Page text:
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Pine Ridge president vows to defeat S.D. abortion law
Challenging the ban

By Nicole Colson | April 7, 2006 | Page 2

IN SPITE of a recent abortion ban signed into law last month, women in South Dakota will still be able to exercise their right to choose if Cecelia Fire Thunder has her way.

Fire Thunder, a former nurse and president of the Oglala Sioux Tribe, announced that she would open a clinic on the Pine Ridge reservation to offer abortion services to both Native American and non-Native American women.

Under the new law, signed by Gov. Mike Rounds and set to go into effect July 1, all abortions will be illegal except in cases of a threat to the life of the woman. The ban doesn't have any other exceptions--even for cases of rape, incest or when a pregnancy could severely compromise a woman's health.

Native American women will be especially impacted by the new law. "To me, it is now a question of sovereignty," Fire Thunder told a reporter. "I will personally establish a Planned Parenthood clinic on my own land, which is within the boundaries of the Pine Ridge reservation, where the state of South Dakota has absolutely no jurisdiction."

South Dakota Attorney General Larry Long admitted that as long as the doctors are Native American and the procedures are carried out on tribal land, the state ban wouldn't apply.

While saying they appreciated Fire Thunder's plans, Planned Parenthood officials said they had no immediate plans to open a new clinic. Rather than let that deter her, however, Fire Thunder has decided to press forward with a non-Planned Parenthood affiliated clinic on the reservation, to be called the "Sacred Choices Clinic."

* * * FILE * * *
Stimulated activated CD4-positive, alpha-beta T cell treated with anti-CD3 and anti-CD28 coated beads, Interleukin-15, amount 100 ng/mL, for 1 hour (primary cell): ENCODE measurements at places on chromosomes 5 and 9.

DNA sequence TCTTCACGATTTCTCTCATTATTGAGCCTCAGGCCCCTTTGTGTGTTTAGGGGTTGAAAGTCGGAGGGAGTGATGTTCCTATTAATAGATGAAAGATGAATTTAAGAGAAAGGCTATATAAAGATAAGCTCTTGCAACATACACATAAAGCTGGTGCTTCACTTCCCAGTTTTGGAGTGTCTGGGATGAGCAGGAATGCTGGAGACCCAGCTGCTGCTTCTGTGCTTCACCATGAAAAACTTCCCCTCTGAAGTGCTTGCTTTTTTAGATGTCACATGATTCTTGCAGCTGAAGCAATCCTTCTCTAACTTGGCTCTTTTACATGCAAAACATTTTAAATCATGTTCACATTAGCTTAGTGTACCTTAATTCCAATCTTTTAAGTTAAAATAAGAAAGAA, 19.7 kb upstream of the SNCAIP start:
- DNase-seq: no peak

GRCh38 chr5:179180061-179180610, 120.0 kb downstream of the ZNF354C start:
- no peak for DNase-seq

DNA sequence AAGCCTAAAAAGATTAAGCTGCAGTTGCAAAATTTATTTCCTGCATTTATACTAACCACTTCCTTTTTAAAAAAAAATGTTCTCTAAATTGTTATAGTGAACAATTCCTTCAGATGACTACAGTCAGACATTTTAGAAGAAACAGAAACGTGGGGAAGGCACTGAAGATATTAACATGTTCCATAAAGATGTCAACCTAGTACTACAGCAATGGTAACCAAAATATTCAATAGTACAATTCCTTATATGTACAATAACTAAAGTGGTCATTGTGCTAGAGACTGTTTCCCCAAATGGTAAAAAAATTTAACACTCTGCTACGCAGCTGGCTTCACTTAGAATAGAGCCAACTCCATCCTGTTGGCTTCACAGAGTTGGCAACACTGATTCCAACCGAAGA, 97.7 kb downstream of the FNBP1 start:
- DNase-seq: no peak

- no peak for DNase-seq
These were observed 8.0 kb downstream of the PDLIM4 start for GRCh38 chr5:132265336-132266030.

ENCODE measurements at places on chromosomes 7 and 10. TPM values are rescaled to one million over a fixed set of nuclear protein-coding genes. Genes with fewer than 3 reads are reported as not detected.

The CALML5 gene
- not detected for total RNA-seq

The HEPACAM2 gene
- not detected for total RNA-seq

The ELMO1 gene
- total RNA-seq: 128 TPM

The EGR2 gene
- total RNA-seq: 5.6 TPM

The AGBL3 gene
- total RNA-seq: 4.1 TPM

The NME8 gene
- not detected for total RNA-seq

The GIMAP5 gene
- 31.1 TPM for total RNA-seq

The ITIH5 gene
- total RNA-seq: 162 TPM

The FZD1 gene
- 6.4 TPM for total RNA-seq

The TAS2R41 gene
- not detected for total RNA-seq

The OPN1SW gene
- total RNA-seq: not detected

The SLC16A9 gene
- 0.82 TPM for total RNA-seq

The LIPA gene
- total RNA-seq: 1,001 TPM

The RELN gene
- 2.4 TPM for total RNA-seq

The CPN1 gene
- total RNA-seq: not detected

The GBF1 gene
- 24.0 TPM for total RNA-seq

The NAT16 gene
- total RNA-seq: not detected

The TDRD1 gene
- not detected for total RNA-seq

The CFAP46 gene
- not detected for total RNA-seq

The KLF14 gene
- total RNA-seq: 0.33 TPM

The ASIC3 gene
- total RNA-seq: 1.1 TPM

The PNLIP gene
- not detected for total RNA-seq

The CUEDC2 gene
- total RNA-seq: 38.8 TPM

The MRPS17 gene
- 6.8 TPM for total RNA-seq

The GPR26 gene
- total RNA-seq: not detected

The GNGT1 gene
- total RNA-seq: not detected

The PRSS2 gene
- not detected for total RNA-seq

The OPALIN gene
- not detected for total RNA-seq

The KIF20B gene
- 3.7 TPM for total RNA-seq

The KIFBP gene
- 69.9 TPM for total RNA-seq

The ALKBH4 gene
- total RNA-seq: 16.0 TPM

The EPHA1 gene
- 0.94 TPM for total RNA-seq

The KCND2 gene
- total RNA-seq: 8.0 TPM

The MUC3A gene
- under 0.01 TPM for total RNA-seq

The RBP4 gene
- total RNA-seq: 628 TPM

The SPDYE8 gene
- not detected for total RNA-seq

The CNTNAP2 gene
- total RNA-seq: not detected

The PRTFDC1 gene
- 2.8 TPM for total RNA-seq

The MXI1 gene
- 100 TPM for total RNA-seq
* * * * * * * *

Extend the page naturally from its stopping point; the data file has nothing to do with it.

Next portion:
In the meantime, the South Dakota Council for Healthy Families, of which Fire Thunder is a part, is gathering signatures on petitions for a referendum that, if approved by voters, would overturn the ban. "We're collecting signatures like crazy," Fire Thunder told the Rapid City Journal. "I'm very confident. We're not living in the 18th century."

A poll by SurveyUSA found that 61 percent of South Dakota's population oppose the new law--an even higher majority than the 57 percent opposition nationwide, according to a Fox News poll.

Even if the new law is struck down, said Fire Thunder, the women of Pine Ridge deserve a new clinic. Today, South Dakota has just one clinic--located in the eastern part of the state--that performs abortions. Native American women who live on the Pine Ridge reservation in the western part of the state must travel more than 400 miles to Sioux Falls--or travel to Nebraska, nearly 300 miles southeast.

"I think that it would be a significant help to women at that end of the state, both Native and non-Native alike," Charon Asetoyer, founder and executive director of the Native American Women's Health Education Resource Center, on the Yankton reservation in South Dakota, recently told Democracy Now! "They would have easier access. They wouldn't have to travel so far. And there are a lot of Native women that I'm aware of that actually want to abort, but don't have the means to get across the state, let alone pay for the abortion. So it makes it extremely difficult."

As Fire Thunder told KNBN-TV, "We have around 30,000 people living at Pine Ridge, half of which are 18 and under. So we're safe to say that maybe 8,000 of our residents are age 18 and under and female...We just want to make sure that something is done for women who make that decision [to have an abortion]. All we can do is provide that to them, no questions asked. It's their choice."

Donations for the Pine Ridge clinic can be sent to: OST Sacred Choices, c/o President Cecelia Fire Thunder, P.O. Box 2070, Pine Ridge, SD 57770.

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